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The Two-Way
10:18 am
Tue September 16, 2014

Marriott's New Envelope For Room Tips Stirs Debate

Marriott is putting envelopes like this one in thousands of rooms at its hotels, hoping to boost the number of guests who tip the housekeeping staff.
Marriott

Originally published on Tue September 16, 2014 2:07 pm

A new program to encourage guests to tip the housekeeping staff at Marriott hotels is meant to make it easier for people to show their gratitude to workers. But the plan, part of an initiative from Maria Shriver's group A Woman's Nation, is raising questions over how the company pays its staff — and whether guests should be expected to tip.

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The Two-Way
7:40 am
Tue September 16, 2014

Ukraine Approves EU Pact And Temporary Self-Rule For Rebels

Ukrainian lawmakers applaud a televised address by the President of the European Parliament Martin Schulz (on screen) in the Ukrainian parliament on Tuesday in Kiev. The parliament voted to strengthen trade ties with the EU, but not until 2016.
Sergey Dolzhenko EPA/Landov

Originally published on Tue September 16, 2014 4:23 pm

Ukraine's parliament has granted separatist-held areas temporary self-rule and given militants amnesty in a vote aimed at quelling a months-long insurgency that has threatened to permanently cleave.

The parliamentary move comes in tandem with another to expand economic ties with the European Union beginning in 2016. Last year, former President Viktor Yanukovych rejected a similar pact, leading to his ouster in November.

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The Two-Way
7:39 am
Tue September 16, 2014

Book News: Rankine, Glück On National Book Awards Longlist For Poetry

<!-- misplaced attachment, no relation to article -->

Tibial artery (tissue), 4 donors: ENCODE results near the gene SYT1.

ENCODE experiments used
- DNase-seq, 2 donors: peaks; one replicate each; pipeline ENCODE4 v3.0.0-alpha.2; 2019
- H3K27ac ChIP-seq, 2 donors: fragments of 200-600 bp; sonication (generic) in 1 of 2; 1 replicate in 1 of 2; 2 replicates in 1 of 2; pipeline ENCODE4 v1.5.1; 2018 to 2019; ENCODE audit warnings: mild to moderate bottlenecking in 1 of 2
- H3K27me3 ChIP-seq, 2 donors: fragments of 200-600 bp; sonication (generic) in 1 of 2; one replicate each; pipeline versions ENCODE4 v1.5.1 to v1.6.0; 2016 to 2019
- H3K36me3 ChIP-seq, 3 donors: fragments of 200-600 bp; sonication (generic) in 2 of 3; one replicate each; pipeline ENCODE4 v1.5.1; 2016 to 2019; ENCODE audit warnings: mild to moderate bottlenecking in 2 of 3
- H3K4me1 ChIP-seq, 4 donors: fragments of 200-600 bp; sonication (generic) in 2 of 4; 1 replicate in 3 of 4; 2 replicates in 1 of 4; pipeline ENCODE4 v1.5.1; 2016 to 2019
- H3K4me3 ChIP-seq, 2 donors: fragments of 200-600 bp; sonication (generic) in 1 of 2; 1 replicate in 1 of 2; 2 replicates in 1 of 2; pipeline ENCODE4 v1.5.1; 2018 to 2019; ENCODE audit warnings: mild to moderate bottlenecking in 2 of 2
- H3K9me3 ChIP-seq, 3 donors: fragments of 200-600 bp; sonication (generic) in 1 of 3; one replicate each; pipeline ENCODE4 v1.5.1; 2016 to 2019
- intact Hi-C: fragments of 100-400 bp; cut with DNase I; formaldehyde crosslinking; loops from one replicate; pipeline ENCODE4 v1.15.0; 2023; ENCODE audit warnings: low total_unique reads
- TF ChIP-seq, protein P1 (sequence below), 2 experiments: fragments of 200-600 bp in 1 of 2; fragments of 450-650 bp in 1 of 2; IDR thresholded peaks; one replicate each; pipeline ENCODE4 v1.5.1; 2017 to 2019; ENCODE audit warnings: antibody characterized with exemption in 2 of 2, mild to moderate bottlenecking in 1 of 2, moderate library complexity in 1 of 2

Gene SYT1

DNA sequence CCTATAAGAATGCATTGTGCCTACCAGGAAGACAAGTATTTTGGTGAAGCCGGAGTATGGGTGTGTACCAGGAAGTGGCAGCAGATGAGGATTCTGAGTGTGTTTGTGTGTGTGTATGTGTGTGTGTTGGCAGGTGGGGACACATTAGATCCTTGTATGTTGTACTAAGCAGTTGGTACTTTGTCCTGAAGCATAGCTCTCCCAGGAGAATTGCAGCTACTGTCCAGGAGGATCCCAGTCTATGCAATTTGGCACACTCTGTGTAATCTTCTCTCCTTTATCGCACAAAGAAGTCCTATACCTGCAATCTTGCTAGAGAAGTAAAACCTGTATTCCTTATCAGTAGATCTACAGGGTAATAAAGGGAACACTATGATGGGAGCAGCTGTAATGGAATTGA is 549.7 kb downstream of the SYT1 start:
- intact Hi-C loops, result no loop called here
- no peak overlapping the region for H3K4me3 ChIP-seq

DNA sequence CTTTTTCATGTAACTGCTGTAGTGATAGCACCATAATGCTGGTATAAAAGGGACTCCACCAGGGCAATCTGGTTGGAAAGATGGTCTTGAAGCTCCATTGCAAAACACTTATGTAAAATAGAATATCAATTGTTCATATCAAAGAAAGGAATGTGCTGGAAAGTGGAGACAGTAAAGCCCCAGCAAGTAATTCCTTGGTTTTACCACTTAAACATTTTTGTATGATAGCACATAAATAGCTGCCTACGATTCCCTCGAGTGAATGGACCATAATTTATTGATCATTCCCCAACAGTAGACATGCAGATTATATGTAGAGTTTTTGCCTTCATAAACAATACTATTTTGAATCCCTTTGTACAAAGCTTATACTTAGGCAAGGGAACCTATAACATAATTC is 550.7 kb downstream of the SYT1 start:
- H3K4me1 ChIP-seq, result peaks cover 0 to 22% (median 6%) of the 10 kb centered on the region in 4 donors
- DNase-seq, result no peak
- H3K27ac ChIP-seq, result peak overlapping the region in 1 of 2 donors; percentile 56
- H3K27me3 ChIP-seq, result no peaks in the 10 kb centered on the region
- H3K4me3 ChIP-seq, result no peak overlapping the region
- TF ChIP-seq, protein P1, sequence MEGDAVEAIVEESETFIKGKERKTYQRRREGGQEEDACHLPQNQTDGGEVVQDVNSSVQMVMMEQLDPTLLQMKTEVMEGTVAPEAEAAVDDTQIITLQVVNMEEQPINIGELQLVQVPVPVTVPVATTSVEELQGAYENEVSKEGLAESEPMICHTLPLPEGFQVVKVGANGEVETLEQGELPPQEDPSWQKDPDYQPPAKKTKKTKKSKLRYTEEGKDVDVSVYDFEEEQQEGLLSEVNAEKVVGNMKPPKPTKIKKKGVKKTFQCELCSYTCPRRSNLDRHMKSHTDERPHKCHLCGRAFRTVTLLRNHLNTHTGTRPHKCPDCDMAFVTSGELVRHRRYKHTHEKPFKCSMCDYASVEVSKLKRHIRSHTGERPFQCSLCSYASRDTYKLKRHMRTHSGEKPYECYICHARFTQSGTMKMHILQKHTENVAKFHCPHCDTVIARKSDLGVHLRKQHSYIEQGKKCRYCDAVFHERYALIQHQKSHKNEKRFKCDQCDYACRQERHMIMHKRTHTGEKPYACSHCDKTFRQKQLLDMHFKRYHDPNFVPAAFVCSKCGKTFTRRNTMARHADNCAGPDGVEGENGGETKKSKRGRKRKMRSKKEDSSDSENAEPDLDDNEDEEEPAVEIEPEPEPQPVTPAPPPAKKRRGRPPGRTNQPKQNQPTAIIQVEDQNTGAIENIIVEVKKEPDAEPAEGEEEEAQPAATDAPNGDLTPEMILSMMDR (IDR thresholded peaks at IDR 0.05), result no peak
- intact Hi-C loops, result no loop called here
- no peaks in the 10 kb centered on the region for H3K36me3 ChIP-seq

The poetry shortlist for the National Book Awards will be announced Oct. 15.
NationalBook.org

The daily lowdown on books, publishing, and the occasional author behaving badly.

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The Two-Way
7:34 am
Tue September 16, 2014

U.S. Begins Airstrikes In Support Of Iraqi Ground Forces

Members of Iraqi security forces are seen during a fight with Islamic State militants Sunday on the outskirts of the city of Ramadi.
Reuters/Landov

Originally published on Tue September 16, 2014 3:01 pm

The United States has begun its first-ever airstrikes in direct support of Iraqi ground forces, in the opening move of what could be a protracted fight against so-called Islamic State militants in the region.

NPR's Tom Bowman, on Morning Edition, says the airstrikes, south of Baghdad, targeted an Islamic State position after Iraqi soldiers fighting them requested the assistance.

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The Two-Way
7:27 am
Tue September 16, 2014

Top Stories: NATO Troops Killed; Ukraine Adopts EU Trade Pact

The Two-Way
5:47 am
Tue September 16, 2014

Suicide Bombing In Kabul Kills 3 NATO Troops

A U.S. soldier stands guard near a damaged vehicle at the site of a suicide attack in Kabul on Tuesday.
Mohammad Ismail Reuters/Landov

Originally published on Tue September 16, 2014 3:07 pm

The Taliban has claimed credit for a suicide attack on a military convoy just yards from the U.S. Embassy in Kabul that killed at least three NATO soldiers and wounded nearly 20 other troops and civilians.

NPR's Sean Carberry, reporting from the Afghan capital, says the car bomb was detonated on one of the busiest streets in the city during rush hour.

"It shook the capital and set off alarms at the embassy," he says.